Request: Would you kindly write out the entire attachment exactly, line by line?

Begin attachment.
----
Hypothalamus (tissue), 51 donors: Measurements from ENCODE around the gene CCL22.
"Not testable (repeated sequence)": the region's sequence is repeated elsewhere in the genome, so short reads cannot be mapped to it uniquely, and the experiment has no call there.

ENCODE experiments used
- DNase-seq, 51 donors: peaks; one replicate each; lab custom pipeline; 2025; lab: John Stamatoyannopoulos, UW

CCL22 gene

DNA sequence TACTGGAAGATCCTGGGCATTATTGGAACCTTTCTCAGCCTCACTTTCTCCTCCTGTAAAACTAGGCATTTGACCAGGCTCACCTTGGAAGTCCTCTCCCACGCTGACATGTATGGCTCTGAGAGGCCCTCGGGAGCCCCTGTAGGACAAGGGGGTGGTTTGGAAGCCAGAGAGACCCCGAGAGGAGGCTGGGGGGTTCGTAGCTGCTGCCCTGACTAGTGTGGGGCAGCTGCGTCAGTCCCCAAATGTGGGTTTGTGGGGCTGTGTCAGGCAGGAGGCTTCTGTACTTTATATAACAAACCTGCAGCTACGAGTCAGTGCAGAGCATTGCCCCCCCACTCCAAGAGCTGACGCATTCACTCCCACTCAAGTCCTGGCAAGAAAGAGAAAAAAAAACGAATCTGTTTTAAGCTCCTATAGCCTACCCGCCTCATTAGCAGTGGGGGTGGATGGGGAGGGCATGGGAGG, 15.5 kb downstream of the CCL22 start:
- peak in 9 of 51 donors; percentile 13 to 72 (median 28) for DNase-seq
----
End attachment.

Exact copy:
Hypothalamus (tissue), 51 donors: Measurements from ENCODE around the gene CCL22.
"Not testable (repeated sequence)": the region's sequence is repeated elsewhere in the genome, so short reads cannot be mapped to it uniquely, and the experiment has no call there.

ENCODE experiments used
- DNase-seq, 51 donors: peaks; one replicate each; lab custom pipeline; 2025; lab: John Stamatoyannopoulos, UW

CCL22 gene

DNA sequence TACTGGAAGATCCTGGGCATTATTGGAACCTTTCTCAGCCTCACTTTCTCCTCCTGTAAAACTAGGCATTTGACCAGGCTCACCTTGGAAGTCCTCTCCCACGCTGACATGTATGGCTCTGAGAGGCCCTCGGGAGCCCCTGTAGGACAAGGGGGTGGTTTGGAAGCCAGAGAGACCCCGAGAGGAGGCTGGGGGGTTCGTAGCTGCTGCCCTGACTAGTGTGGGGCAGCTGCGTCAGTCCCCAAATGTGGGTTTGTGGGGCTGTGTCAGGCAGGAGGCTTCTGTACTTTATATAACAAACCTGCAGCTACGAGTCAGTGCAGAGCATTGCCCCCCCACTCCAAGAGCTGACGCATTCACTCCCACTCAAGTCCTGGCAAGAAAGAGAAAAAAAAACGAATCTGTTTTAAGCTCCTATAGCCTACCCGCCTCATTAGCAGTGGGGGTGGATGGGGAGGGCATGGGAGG, 15.5 kb downstream of the CCL22 start:
- peak in 9 of 51 donors; percentile 13 to 72 (median 28) for DNase-seq